Sunday, 11 March 2012

CBC debuts The Big Decision, a new business reality show

CBC debuts The Big Decision, a new business reality show
2012/03/11 09:00:00
CBC is expanding its business reality show brand with a new program focused on existing companies struggling to stay afloat. The Big Decision, which kicks off Monday (9 p.m. NT) finds Dragon’s Den alum Jim Treliving and Arlene Dickinson offering expert advice and, if the firms make the grade, a cash injection to guarantee solvency.  Treliving, best known as chairman and owner of Boston Pizza, spoke with the Star from a week-long break at his Palm Spring home, about the show.

Q) Did you go into this venture with a specific investment budget?
A) No, it depended on what each business thought they might need and that ranged anywhere from a couple hundred thousand dollars to a couple million. You can’t really tell until you analyze them and that’s what we had to do. It’s different than Dragon’s Den in the sense that I get to see existing businesses that have been around for some time and have gotten into trouble either through management, or through sales dropping off, or the recession. “Is there anything I could invest in or help them fix that would turn them around to being successful companies?”
Q) What were some of the considerations of your team (which included an accountant and his billion-dollar empire’s in-house lawyers)?
A) Is it a product that is still wanted in the marketplace? How are they running their core business? Are they looking after it financially? Before I left, I gave them three or four projects just to show me what they could do. In two weeks, I went back and made my decision whether it would be worthwhile investing in the company or not.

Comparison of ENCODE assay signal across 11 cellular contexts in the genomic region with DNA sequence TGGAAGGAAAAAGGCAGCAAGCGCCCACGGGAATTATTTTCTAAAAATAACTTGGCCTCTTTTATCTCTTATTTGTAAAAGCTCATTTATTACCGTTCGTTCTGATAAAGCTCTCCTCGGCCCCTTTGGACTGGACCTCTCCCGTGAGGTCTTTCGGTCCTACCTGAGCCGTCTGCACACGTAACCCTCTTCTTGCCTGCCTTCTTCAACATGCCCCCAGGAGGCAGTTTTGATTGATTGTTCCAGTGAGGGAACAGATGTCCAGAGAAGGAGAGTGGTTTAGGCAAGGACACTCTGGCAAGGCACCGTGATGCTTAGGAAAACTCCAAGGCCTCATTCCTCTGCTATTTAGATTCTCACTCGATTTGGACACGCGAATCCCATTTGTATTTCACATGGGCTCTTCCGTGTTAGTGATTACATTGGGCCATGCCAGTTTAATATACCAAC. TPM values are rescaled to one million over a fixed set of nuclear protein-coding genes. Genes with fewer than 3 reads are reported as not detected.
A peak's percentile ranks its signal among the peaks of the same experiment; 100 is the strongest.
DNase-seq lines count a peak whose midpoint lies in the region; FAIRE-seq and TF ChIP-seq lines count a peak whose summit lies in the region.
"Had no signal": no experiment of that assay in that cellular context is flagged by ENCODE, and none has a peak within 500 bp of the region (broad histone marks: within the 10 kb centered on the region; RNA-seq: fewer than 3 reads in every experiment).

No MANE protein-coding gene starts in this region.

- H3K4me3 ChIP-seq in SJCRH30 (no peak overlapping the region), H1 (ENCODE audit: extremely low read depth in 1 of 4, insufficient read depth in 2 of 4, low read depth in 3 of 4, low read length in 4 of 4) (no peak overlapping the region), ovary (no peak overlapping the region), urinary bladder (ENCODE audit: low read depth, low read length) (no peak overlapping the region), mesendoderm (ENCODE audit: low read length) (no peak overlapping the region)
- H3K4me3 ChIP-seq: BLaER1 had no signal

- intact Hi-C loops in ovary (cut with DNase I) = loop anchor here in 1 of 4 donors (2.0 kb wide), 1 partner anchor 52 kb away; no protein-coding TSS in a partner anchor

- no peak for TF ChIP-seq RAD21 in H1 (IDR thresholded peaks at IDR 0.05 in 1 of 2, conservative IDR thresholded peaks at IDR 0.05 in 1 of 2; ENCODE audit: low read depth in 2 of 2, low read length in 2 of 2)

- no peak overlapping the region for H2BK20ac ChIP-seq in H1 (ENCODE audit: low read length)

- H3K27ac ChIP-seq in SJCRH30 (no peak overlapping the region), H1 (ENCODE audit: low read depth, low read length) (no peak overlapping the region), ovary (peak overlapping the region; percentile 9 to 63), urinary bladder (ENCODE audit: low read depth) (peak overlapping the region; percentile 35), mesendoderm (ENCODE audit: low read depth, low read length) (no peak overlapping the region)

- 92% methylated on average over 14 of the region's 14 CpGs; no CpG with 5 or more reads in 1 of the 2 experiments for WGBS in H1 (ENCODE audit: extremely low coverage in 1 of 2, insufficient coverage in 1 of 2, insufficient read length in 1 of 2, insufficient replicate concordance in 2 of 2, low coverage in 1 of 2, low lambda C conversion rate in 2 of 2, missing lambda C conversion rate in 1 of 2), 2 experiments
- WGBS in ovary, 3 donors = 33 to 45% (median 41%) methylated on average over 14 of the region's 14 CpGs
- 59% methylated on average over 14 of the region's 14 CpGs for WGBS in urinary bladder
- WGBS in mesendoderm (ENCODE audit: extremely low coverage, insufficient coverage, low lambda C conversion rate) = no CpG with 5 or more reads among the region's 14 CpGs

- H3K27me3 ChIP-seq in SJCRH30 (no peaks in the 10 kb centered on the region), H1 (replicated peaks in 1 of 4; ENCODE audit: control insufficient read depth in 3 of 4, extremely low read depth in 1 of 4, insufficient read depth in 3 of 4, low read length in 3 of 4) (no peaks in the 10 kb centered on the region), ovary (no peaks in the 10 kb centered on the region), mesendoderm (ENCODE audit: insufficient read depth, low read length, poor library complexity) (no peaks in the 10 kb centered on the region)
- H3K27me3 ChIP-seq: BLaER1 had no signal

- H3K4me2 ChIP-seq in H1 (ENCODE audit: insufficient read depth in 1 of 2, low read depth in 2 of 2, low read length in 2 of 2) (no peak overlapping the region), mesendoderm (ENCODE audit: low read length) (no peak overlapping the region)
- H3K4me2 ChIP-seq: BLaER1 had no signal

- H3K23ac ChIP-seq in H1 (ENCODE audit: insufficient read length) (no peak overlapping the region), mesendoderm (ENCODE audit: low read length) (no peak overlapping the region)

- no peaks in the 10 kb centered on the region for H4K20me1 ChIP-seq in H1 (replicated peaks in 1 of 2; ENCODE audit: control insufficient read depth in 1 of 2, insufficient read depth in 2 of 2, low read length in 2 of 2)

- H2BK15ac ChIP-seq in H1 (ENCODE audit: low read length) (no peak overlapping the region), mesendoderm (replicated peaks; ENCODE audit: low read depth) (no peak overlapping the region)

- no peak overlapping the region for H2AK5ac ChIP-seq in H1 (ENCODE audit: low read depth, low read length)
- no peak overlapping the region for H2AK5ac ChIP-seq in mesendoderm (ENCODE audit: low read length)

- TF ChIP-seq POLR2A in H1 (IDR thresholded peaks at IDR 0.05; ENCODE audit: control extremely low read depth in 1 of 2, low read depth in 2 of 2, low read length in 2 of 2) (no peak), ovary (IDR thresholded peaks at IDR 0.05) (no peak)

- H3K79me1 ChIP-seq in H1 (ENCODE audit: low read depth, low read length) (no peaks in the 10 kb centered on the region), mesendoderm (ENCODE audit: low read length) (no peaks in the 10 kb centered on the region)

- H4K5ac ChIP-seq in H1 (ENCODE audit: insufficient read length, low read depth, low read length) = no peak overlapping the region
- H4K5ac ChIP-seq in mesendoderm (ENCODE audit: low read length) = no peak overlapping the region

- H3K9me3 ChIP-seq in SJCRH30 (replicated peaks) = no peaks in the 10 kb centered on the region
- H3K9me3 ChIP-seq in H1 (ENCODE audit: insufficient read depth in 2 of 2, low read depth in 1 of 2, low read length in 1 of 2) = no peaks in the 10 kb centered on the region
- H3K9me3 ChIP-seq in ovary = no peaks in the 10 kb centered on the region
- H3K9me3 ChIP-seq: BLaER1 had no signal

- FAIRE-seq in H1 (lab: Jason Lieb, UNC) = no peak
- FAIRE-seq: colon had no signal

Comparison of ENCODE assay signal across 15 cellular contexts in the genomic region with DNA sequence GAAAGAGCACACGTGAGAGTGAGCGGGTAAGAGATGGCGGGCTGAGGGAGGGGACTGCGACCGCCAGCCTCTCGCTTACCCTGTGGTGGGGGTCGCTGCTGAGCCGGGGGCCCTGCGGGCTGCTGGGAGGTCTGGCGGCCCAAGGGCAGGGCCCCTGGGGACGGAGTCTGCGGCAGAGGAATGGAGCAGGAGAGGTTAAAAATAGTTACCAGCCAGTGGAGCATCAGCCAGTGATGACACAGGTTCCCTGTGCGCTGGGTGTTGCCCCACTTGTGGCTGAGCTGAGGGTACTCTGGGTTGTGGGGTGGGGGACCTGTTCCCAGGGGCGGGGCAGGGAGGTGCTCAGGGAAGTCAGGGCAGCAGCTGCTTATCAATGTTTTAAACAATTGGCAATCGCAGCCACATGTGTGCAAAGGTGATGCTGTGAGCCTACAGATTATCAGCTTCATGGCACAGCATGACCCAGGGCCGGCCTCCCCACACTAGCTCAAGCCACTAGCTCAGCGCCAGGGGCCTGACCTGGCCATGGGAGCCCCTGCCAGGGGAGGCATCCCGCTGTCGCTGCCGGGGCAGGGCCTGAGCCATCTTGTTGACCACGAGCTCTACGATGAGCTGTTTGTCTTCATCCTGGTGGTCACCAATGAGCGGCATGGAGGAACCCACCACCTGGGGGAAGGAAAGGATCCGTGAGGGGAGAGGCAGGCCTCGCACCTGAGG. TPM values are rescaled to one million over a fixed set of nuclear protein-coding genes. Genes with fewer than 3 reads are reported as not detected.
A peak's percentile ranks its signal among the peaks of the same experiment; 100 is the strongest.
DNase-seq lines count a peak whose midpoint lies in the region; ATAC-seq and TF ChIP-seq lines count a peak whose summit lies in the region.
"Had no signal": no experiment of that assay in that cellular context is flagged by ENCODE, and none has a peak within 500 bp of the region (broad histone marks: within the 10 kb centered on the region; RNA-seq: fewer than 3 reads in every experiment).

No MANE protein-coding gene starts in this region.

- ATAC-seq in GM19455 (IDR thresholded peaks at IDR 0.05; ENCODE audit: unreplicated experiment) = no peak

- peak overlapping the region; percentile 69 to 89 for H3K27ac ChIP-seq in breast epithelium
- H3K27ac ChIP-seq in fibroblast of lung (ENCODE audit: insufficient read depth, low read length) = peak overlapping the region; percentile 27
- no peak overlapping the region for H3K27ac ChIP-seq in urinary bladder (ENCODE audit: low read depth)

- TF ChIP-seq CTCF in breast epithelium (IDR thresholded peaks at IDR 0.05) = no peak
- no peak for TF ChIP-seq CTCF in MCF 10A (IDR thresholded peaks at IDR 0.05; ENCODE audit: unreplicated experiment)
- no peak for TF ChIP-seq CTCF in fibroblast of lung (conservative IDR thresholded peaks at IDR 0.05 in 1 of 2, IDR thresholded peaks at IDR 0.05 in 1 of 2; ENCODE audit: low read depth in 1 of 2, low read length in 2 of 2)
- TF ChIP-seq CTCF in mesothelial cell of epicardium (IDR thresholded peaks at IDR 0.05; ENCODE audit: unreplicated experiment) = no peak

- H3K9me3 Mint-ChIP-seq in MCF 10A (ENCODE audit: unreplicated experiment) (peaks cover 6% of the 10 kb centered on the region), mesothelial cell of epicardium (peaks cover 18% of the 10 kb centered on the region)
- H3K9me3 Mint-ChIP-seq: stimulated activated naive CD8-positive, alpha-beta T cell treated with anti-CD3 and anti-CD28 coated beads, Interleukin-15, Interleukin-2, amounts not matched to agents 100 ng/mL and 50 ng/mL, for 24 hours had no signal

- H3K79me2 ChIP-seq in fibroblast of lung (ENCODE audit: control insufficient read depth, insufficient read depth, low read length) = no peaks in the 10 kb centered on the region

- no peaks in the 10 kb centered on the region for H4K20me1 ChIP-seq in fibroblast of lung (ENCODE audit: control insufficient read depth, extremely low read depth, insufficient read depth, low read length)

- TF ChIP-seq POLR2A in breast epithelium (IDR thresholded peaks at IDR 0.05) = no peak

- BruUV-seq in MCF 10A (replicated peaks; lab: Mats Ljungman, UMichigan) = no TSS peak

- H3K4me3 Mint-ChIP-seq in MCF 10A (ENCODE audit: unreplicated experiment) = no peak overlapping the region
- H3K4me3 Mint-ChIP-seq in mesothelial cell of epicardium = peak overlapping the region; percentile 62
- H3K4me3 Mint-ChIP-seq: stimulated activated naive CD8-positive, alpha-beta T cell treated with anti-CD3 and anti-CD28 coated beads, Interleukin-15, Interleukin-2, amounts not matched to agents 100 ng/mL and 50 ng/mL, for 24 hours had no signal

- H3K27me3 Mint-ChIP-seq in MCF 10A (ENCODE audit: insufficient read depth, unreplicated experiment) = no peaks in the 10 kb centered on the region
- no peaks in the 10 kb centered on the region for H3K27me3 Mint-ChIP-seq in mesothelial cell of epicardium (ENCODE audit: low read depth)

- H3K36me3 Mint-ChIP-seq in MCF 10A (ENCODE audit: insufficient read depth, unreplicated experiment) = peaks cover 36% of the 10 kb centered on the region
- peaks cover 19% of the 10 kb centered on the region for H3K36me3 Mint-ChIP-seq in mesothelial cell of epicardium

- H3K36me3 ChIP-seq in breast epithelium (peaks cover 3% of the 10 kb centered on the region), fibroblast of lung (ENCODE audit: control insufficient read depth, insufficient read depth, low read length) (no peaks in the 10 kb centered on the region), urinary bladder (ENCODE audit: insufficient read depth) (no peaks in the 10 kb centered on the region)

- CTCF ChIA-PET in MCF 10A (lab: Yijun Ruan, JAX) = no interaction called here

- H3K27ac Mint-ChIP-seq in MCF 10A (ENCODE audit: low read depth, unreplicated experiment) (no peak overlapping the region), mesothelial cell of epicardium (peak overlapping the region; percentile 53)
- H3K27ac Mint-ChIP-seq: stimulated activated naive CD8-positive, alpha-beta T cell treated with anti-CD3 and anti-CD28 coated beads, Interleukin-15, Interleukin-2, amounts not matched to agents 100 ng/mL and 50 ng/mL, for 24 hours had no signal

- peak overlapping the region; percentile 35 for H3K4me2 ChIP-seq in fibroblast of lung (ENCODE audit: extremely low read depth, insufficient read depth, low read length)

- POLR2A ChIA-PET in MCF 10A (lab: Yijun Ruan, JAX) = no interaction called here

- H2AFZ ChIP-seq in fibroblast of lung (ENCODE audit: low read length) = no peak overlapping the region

Q) That’s not much time to turn things around.
A) I was more interested to see if they could change. If you’re doing the same thing over and over again, you don’t know what’s wrong. If they did make some changes, then there’s other things I could do down the road, so I knew then I could work with them. If they’re not susceptible to change, then you know all the money in the world isn’t going to solve the problem.
Q) Any advice for small businesses that won’t have an encounter with a fairy TV godfather?
A) The first thing is to be honest with yourself. Take a step back and look at the business as if you didn’t own it. Then sit down with your local banker or your KPMG person and say “Here’s my business. Tell me what you think, what you see.”
And get opinions from more than one or two people. The worse thing is to go to your parents, your family, because they’re going to say you’re doing everything right. That’s not where you should do your due diligence. You should take it to people who will say “This is wrong. I would never buy that.”

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